We are more than halfway through November, with the end of the year right around the corner. So the Home Buying Institute is looking ahead to 2014 with an eye on local housing-market conditions.
This report focuses on the six largest real estate markets in Texas, including Houston, San Antonio, Dallas, Austin, Fort Worth and El Paso. Here are some predictions and trends for each of these markets in 2014.
All Texas Housing Markets Stable in 2014
Let’s start with the statewide trends and then drill down to the metro level. Currently, all of the major real estate markets in Texas look to be stable in 2014. Residents of the state might actually take this for granted, not realizing that home prices are still stagnant or falling in some U.S. cities.
Real estate markets like Austin, Dallas and Houston were largely shielded by the housing crisis. There was very little speculation in these markets during the boom years, compared to the likes of Phoenix, Las Vegas, and Southern California. As a result, home prices in most Texas cities were comparatively stable during the downturn.
The fall season typically marks a slowdown for the real estate industry, as the “summer surge” of home buying tapers off. But not in Texas. Not this year. According to the Texas Association of REALTORS® (TAR), a total of 80,105 single-family homes were sold in the third quarter of this year, statewide. That’s an increase of nearly 19% over the same period last year. That was also the highest quarterly sales volume in Texas since TAR began issuing the report in 2009.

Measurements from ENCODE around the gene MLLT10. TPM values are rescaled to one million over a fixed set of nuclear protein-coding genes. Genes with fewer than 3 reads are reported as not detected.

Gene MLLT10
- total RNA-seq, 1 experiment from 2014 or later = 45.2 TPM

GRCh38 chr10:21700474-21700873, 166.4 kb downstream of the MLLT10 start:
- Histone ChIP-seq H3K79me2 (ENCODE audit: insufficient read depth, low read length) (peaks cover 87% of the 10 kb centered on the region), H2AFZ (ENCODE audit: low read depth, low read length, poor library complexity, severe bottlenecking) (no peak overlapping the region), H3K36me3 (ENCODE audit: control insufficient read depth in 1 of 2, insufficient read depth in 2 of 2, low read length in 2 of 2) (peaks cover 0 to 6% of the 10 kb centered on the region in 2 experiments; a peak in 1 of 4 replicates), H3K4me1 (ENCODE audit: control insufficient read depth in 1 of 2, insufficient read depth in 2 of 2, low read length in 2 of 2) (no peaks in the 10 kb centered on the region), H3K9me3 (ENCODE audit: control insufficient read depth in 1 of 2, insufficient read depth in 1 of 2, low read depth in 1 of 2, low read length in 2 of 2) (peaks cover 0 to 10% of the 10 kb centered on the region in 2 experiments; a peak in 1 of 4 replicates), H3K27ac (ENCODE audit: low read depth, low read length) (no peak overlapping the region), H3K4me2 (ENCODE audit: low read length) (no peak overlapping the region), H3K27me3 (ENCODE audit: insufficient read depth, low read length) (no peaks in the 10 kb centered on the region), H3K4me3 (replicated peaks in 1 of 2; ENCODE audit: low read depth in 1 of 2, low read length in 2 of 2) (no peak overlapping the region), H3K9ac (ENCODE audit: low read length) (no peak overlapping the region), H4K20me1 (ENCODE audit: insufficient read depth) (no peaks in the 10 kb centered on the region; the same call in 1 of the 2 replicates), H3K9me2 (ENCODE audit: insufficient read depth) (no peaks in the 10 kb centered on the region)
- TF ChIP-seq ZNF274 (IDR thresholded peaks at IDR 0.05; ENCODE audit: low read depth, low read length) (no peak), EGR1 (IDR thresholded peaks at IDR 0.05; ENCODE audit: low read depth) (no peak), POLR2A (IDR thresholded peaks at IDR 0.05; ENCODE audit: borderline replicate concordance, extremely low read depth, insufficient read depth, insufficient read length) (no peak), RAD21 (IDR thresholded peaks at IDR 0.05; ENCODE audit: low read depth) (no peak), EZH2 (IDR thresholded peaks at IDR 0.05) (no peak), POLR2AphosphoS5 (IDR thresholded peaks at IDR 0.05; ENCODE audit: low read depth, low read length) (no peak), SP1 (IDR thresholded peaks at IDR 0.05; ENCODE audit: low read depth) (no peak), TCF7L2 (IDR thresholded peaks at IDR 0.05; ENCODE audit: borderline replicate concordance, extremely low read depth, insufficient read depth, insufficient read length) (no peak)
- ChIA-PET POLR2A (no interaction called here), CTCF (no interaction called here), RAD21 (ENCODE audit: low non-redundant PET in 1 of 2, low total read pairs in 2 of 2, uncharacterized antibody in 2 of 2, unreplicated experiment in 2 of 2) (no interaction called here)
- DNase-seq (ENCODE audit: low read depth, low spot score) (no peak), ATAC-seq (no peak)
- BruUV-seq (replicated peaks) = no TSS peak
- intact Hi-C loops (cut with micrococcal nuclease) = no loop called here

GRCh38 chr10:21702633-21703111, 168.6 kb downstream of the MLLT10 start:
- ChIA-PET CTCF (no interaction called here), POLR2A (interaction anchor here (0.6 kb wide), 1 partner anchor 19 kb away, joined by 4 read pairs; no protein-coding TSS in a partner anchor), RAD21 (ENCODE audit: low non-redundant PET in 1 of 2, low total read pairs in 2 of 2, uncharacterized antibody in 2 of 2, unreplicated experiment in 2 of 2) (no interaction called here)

“Demand for Texas homes remains strong and prices are increasing, keeping buyers and sellers in the market,” said TAR chairman Shad Bogany.
According to Realtor.com’s monthly housing summary, the median asking price has risen, year over year, in all Texas metro areas. Houston leads the pack with an annual gain of 12.76%, from September 2012 to September 2013.
According to TAR’s data, average home prices across the state rose by 11.06% from the third quarter of last year to the same period in 2014.